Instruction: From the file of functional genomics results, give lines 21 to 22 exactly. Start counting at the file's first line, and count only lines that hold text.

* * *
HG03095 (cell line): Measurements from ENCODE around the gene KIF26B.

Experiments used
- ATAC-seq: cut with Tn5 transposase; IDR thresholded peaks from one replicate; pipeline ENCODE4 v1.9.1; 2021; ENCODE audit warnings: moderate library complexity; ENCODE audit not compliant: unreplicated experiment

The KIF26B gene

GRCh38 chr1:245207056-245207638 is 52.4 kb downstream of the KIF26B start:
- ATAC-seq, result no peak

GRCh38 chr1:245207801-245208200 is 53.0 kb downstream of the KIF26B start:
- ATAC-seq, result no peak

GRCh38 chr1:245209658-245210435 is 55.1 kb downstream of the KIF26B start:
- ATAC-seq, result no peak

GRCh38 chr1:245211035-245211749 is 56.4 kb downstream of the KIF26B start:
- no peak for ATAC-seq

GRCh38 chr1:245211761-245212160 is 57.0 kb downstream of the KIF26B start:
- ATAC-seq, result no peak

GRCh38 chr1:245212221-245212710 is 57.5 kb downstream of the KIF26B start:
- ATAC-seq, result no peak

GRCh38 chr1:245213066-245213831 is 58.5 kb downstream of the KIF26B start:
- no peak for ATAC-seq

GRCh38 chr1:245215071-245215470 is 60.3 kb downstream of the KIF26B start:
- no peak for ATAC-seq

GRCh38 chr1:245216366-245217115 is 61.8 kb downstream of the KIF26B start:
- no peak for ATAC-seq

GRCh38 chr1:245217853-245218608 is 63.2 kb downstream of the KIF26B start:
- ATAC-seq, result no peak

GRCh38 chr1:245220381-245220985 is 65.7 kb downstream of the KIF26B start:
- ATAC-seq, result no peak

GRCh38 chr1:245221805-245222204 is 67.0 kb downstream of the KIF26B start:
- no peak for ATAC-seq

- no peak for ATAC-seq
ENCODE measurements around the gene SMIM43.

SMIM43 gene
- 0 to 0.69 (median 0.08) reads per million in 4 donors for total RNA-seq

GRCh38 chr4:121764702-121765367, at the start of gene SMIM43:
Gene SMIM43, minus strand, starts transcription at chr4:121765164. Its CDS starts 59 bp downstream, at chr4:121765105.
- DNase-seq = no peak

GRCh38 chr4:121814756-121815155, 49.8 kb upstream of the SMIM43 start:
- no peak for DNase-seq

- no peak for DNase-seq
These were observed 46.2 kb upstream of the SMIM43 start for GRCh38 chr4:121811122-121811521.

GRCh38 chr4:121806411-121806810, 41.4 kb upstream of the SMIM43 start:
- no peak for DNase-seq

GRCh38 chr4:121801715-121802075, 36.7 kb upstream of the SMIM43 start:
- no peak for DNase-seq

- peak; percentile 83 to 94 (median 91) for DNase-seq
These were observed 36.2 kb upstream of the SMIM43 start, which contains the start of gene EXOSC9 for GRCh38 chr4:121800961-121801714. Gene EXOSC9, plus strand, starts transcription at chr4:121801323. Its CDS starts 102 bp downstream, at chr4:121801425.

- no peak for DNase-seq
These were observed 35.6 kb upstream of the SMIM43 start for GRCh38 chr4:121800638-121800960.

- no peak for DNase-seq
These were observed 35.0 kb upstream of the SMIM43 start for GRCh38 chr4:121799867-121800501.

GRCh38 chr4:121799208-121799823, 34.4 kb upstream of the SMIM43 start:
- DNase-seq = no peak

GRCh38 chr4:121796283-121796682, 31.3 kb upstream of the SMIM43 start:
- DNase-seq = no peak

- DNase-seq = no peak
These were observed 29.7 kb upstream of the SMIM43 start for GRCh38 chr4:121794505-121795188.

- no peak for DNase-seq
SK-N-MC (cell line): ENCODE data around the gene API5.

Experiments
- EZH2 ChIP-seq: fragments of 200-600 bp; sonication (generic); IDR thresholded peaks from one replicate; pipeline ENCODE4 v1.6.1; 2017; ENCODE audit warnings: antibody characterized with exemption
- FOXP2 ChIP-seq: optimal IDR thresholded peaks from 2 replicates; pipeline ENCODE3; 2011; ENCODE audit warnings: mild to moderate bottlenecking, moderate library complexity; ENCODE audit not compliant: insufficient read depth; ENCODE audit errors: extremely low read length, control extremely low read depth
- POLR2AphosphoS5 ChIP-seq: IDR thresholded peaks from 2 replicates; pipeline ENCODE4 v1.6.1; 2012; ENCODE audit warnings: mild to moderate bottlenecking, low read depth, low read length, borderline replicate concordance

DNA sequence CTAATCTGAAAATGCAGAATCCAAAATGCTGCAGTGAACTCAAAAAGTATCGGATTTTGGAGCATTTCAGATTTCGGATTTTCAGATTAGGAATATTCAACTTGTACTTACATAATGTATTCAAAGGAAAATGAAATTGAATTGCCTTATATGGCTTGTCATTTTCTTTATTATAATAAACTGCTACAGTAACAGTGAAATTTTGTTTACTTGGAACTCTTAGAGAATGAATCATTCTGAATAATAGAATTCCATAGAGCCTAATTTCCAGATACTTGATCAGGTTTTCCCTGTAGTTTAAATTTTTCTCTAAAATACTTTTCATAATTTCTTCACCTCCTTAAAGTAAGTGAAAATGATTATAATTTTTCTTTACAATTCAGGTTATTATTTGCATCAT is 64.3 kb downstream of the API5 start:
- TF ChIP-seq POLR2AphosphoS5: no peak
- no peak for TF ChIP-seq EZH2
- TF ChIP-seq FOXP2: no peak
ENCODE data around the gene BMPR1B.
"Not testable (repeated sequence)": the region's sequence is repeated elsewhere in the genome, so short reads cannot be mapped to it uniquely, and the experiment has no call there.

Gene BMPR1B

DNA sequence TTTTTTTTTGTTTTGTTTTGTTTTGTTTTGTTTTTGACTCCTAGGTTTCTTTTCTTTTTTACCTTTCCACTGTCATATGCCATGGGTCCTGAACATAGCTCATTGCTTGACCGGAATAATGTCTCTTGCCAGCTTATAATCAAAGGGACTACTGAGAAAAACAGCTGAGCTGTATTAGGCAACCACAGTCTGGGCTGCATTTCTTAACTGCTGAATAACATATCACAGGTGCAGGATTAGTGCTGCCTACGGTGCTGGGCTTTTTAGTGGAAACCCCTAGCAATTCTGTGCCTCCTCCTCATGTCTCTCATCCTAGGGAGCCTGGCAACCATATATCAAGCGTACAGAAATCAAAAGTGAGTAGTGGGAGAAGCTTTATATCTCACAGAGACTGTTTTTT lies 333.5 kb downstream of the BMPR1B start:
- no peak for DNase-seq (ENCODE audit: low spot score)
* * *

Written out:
GRCh38 chr1:245216366-245217115 is 61.8 kb downstream of the KIF26B start:
- no peak for ATAC-seq